While one should always stress the importance of content over context, sometimes said context can just be so expertly performed that it can capably carry its weak content across the finish line. And that's ultimately what The Cell kind of is: a flawlessly designed and presented horror/thriller with a story strongish enough to complement it, but one still weak enough to prevent the finished product from being celebrated across the spectrum.

J. Lo and V. Vau (sorry) both turn in pretty standard performances, the former finding herself playing a role she's never played before, and likely won't again. Personal opinions of her "celebrity" aside, she manages to pull off a pretty tricky role, especially in the film's final moments when she's been dolled up as Stargher's demented queen.

But the real star is here director Tarsem Singh (The Fall, Self/Less), who became famous for directing the music video for R.E.M.'s "Losing My Religion." His visuals on display are tremendous. He manages to create entire landscapes that are both twisted as well as beautiful, revolting as well as sad, and some of them will flat-out mystify you, such as the bodybuilder (a past victim, though based on a true story) that comes to life only when needed to do Stargher's bidding, or any of the several bizarre set-pieces, some of which are recreated from infamous and abstract art pieces (mostly notably the horse vivisection, inspired by the art of Damien Hirst, and the painting "Dawn" by Norwegian painter Odd Nerdrum). Whether original constructions or inspired by elsewhere, all of these images come together and form a demented and disturbed visual tapestry akin to literally a living nightmare.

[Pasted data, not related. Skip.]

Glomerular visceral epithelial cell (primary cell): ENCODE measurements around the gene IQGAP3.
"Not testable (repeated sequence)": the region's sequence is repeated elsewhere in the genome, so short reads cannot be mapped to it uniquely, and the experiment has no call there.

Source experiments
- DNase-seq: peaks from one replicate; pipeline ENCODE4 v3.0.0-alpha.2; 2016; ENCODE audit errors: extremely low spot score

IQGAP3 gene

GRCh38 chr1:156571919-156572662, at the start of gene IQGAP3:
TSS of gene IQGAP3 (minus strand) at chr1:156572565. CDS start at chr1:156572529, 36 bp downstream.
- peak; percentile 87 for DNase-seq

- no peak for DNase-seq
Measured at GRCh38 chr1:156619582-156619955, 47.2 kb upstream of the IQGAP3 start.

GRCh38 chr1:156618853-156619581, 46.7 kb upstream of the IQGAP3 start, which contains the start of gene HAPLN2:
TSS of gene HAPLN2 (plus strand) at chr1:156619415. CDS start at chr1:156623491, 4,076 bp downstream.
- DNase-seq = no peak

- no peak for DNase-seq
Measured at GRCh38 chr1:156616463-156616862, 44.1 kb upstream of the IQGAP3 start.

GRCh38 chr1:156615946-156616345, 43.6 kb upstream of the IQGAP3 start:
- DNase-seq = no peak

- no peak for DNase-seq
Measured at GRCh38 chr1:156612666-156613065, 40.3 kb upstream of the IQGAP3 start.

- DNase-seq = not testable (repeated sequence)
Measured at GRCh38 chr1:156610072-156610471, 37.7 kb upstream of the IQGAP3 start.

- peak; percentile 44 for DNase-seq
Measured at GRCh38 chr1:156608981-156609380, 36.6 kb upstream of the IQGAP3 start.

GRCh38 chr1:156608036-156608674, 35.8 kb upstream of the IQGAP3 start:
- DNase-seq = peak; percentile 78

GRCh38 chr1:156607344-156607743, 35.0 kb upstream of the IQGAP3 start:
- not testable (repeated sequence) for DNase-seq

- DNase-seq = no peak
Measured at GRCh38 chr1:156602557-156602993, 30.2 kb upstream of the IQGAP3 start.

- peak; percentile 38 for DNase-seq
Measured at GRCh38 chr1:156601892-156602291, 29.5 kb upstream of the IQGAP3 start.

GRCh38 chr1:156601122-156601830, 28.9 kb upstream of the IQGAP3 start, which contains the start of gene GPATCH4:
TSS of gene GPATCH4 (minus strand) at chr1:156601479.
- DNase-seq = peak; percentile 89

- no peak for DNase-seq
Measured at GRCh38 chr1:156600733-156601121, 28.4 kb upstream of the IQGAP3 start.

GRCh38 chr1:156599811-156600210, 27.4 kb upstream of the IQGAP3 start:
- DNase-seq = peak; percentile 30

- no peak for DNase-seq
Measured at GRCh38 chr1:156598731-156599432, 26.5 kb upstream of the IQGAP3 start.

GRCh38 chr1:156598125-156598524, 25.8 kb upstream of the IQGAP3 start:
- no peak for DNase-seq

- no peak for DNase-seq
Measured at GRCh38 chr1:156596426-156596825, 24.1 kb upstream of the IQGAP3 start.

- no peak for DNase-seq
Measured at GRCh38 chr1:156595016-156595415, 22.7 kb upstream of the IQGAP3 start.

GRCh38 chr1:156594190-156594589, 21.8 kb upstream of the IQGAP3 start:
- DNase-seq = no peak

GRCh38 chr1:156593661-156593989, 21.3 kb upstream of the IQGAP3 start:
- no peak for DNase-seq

If you were to accuse Tarsem of being more creatively engulfed by the idea of constructing this strange world rather than exploring the thematics of the serial killer aspect, he would have agreed with you:
You know, the serial-killer thing didn't interest me at all... At the turn of the century, a studio would make any film that had a serial killer in it. I just said, "Okay, so that's the nutshell I need to put it in? It's fine." In the '70s, everybody was making disaster movies. If I'd made The Cell in the '70s, it would have been about a burning building, with a guy having a dream on the 14th floor. I'd make it because of the dream, the studio would make it because of the building burning. Same thing here—I looked at the script, said "Oh, serial-killer thing—I don't give anything about that. Okay. Put that on the side. And inside his head… wow, clean palette."  
Then I came up with all this shit which was called overindulgent, masturbating on dead bodies or whatever. I just said, "All I'm saying with this is, don't laugh at this character, okay?" And that's it. That's what it took.
(Source: The AV Club.)
The Cell made enough bank the year of its release for New Line Cinema to consider it a success, and to ensure a very terrible direct-to-video sequel (though it would star Frank Whaley and take several years). Despite its commercial success and mixed love from critics, Tarsem did not jump right into another studio project, but instead bankrolled The Fall, an independent feature shot in countries all over the world over a span of several years. It was also pretty fantastic, and far more interesting and satisfying than his next big studio project, The Immortals, which starred a pre-Man of Steel Henry Cavill.

Tarsem has gone on record saying of all the genres he's worked in so far, he enjoys thrillers the most, and hopes to do another sometime soon. Here's hoping that's true.